Obama Should Be ‘Bold’ in Jobs Speech, AFL-CIO’s Trumka Says

AFL-CIO President Richard Trumka
AFL-CIO President Richard Trumka said he’s optimistic President Barack Obama will propose a multitrillion-dollar job-creation program next week, while saying the president needs a “course” to improve his skills in negotiating with Republicans. Photographer: David Rogowski/Bloomberg

AFL-CIO President Richard Trumka said he wants President Barack Obama to propose a multitrillion-dollar job-creation program in his speech to Congress next week and that the president needs “another course” to boost his skills in negotiating with Republicans.

“I’m hoping that he’ll be very bold,” Trumka said on Bloomberg Television’s “Political Capital with Al Hunt,” airing this weekend. “He’ll stand up for the American worker and say, ‘This is what needs to be done to fix the problem, and I’m going to fight for it.’”

Trumka, head of the largest U.S. union federation, has warned of waning enthusiasm for Obama from the labor movement, a critical part of his political base, ahead of next year’s re-election bid. Labor unions are disappointed in Obama’s tax-reduction agreement with Republicans last December that extended Bush-era cuts for even the richest Americans, and in continuing efforts to cut federal spending by $2.4 trillion amid the nation’s 9.1 percent unemployment rate.

“I’d say he needs to take another course in bargaining to help out,” Trumka said in the interview.

Obama is to present his job creation plan in a Sept. 8 address to a joint meeting of Congress. The White House is considering more infrastructure spending, tax incentives to spur hiring, a cut in the employer portion of the payroll tax credit and changes to unemployment insurance to subsidize worker retraining, a person familiar with the discussions said earlier this week.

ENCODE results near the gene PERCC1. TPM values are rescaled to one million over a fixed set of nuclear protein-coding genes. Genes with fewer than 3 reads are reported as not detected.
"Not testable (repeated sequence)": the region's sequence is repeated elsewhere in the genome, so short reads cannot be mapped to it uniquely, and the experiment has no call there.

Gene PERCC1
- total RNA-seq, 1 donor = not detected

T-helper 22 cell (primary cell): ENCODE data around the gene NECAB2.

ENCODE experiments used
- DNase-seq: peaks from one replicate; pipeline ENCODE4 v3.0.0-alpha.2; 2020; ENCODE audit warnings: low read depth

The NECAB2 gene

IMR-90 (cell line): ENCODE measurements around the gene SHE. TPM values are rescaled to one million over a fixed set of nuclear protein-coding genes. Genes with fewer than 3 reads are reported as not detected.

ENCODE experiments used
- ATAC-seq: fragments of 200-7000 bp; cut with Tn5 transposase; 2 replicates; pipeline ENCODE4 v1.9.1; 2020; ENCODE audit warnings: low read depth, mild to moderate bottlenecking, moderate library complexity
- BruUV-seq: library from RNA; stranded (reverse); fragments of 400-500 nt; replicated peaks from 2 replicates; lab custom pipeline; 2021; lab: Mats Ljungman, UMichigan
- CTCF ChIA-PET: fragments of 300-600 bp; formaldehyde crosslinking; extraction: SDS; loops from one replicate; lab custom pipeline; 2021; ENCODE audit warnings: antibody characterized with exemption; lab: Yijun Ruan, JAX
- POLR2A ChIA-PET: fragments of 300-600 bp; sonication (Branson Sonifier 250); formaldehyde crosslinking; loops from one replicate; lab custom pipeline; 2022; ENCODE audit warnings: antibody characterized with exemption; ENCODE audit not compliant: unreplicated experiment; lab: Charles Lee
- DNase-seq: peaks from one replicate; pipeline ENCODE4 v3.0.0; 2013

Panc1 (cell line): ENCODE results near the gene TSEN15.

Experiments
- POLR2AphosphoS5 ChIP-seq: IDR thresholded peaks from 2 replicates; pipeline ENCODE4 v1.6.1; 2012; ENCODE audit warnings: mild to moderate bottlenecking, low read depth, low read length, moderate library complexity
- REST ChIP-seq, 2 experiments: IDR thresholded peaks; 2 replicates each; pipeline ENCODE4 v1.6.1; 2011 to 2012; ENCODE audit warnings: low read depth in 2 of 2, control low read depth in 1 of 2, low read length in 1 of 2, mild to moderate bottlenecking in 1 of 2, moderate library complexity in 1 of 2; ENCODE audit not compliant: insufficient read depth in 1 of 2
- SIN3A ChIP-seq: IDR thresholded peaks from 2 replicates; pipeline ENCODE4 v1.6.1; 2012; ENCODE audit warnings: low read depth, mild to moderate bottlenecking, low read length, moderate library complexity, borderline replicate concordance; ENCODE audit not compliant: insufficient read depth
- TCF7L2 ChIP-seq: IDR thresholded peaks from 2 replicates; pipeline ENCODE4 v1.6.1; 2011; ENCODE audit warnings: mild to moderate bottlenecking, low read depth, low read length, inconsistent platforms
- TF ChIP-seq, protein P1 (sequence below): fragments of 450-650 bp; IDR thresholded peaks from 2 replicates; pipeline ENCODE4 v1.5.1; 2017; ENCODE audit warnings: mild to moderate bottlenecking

Payroll Tax

Obama has spent much of the year pressing a familiar set of proposals: renewal of a cut in the employee-paid portion of the payroll tax and extended unemployment benefits, both expiring Dec. 31, and ratification of free-trade deals.

Trumka said today he doesn’t think tax credits -- an idea favored by Republicans -- are enough to make a difference.

“American workers, whether they’re union or not union, are looking for leadership,” he said. “They don’t want excuses. They don’t want bipartisan crap.”

Labor wants aggressive spending on new infrastructure projects, Trumka said. “If you’re looking at $400 billion over a year for a number of years, that gets us in the ballpark,” he said.

The U.S. unemployment rate held at 9.1 percent in August, and the Office of Management and Budget said the jobless rate will average 9 percent next year.

‘Super PAC’

Labor enthusiasm is critical to Obama’s re-election bid, and Trumka said today that “some of the things he’s done have caused a dampening the spirit of the base.” Still, that might be offset by the new AFL-CIO “super PAC” that will spend money year-round to mobilize voting by union and non-union workers.

In addition, labor money and enthusiasm have poured into Wisconsin, Ohio and other states where Republican governors fought for laws that curb union rights. That kind of action “energized our base,” Trumka said.

Wisconsin Governor Scott Walker, elected in November in a sweep of Republican gubernatorial victories, has led a push in states to curtail union rights and benefits as budget deficits widened. Trumka said in June he wanted to give Walker a “mobilizer of the year” award because anger at his anti-union agenda drew protests as large as 70,000 people to the state capitol.

The rift between the president and labor is wide enough that a dozen unions last month said they plan to boycott next year’s Democratic National Convention in Charlotte, North Carolina. Labor is angry that the Democrats chose North Carolina, a state that lacks unionized hotels and has the lowest rate of unionized workers.

Trumka, who has served as a delegate in the past, said he isn’t sure if he will participate in the convention. “I haven’t made that decision yet,” he said.

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